JD-Next: A Valid and Reliable Tool to Predict Diverse Students’ Success in Law School

36 Pages Posted: 13 May 2021 Last revised: 28 May 2021

See all articles by Jessica Findley

Jessica Findley

University of Arizona

Adriana Cimetta

University of Arizona - College of Education

Heidi Burross

University of Arizona - College of Education

Katherine Cheng

University of Arizona - College of Education

Matt Charles

University of Arizona - James E. Rogers College of Law

Cayley Balser

James E. Rogers College of Law

Ran Li

University of Arizona - College of Education

Christopher T. Robertson

Boston University; University of Arizona - James E. Rogers College of Law; Harvard University - Petrie-Flom Center for Health Law Policy, Biotechnology, and Bioethics

Date Written: May 13, 2021

Abstract

As one of two companion articles, this report tests the validity and reliability of a 2019 pilot test of the exam developed as the precursor to the JD-Next program: a fully-online, non-credit, 7.5-week course to train potential JD students in case reading and analysis skills, prior to their first year of law school. We recruited a national sample of potential JD students, enriched for racial/ethnic diversity, and randomized them to the course or an active placebo (consisting of television shows). We also recruited a sample of volunteers at one particular university who self-selected into the course. All participants (treatment and placebo) took a multiple-choice and essay exam, graded with a standardized methodology. We found that the course exam was a valid and reliable predictor of law school performance, comparable to other standardized tests frequently used for law school admissions. In a companion article, we report on the efficacy of the course for preparing students for law school.

Keywords: legal education, academic success, bridge program, pipeline program, case briefing, case analysis, legal analysis, law school GPA, online curriculum, admissions, student confidence, standardized testing, admissions testing, validity, reliability, standard 503, diversity and inclusion, disparities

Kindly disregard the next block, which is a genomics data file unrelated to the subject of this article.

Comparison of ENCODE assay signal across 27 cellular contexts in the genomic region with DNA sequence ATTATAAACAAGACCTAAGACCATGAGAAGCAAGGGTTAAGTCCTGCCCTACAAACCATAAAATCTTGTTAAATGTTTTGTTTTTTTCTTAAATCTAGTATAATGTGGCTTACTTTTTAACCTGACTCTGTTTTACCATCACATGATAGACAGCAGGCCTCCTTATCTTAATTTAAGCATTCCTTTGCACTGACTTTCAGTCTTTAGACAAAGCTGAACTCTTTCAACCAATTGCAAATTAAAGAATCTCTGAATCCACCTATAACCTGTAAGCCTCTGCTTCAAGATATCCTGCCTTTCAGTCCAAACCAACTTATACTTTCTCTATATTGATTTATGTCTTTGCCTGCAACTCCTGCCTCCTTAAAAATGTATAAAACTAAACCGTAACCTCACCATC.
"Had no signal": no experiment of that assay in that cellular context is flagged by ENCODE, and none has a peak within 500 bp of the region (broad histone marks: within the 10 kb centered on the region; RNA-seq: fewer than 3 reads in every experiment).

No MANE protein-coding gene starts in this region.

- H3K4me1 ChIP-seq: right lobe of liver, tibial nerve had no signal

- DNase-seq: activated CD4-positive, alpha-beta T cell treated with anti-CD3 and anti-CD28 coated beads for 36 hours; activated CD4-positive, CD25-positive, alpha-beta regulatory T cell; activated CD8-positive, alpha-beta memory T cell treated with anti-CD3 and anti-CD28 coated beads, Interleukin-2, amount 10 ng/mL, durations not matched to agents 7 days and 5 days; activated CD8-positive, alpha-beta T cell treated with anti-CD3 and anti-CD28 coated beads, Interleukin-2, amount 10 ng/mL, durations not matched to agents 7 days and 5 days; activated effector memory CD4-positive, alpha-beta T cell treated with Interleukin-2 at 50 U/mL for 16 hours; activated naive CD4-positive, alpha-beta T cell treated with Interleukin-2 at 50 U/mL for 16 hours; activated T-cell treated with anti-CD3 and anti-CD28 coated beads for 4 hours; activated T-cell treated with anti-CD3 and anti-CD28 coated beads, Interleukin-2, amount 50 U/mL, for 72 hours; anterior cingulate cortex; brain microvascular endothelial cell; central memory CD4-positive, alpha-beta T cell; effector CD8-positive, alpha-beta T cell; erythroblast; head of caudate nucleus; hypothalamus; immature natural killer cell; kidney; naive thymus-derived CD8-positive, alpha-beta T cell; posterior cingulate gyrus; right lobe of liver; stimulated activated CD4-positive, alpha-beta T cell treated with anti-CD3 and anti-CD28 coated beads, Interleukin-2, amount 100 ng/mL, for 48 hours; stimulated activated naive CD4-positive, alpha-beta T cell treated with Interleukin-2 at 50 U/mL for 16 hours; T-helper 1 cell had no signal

Suggested Citation

Findley, Jessica and Cimetta, Adriana and Burross, Heidi and Cheng, Katherine and Charles, Matt and Balser, Cayley and Li, Ran and Robertson, Christopher T., JD-Next: A Valid and Reliable Tool to Predict Diverse Students’ Success in Law School (May 13, 2021). Arizona Legal Studies Discussion Paper No. 21-10, Available at SSRN: https://ssrn.com/abstract=3845533 or http://dx.doi.org/10.2139/ssrn.3845533

Jessica Findley (Contact Author)

University of Arizona ( email )

P.O. Box 210176
Tucson, AZ 85721-0176
United States
2145648627 (Phone)
85716 (Fax)

Adriana Cimetta

University of Arizona - College of Education ( email )

P.O. Box 210069
Tucson, AZ 85721-0069
United States

Heidi Burross

University of Arizona - College of Education ( email )

P.O. Box 210069
Tucson, AZ 85721-0069
United States

Katherine Cheng

University of Arizona - College of Education ( email )

P.O. Box 210069
Tucson, AZ 85721-0069
United States

Matt Charles

University of Arizona - James E. Rogers College of Law ( email )

P.O. Box 210176
Tucson, AZ 85721-0176
United States

Cayley Balser

James E. Rogers College of Law ( email )

P.O. Box 210176
Tucson, AZ 85721-0176
United States

Ran Li

University of Arizona - College of Education ( email )

P.O. Box 210069
Tucson, AZ 85721-0069
United States

Christopher T. Robertson

Boston University ( email )

765 Commonwealth Avenue
Boston, MA 02215
United States
6179100649 (Phone)
02215 (Fax)

University of Arizona - James E. Rogers College of Law ( email )

P.O. Box 210176
Tucson, AZ 85721-0176
United States

Harvard University - Petrie-Flom Center for Health Law Policy, Biotechnology, and Bioethics ( email )

23 Everett Street
Cambridge, MA 02155
United States

Do you have a job opening that you would like to promote on SSRN?

Paper statistics

Downloads
182
Abstract Views
832
rank
210,824
PlumX Metrics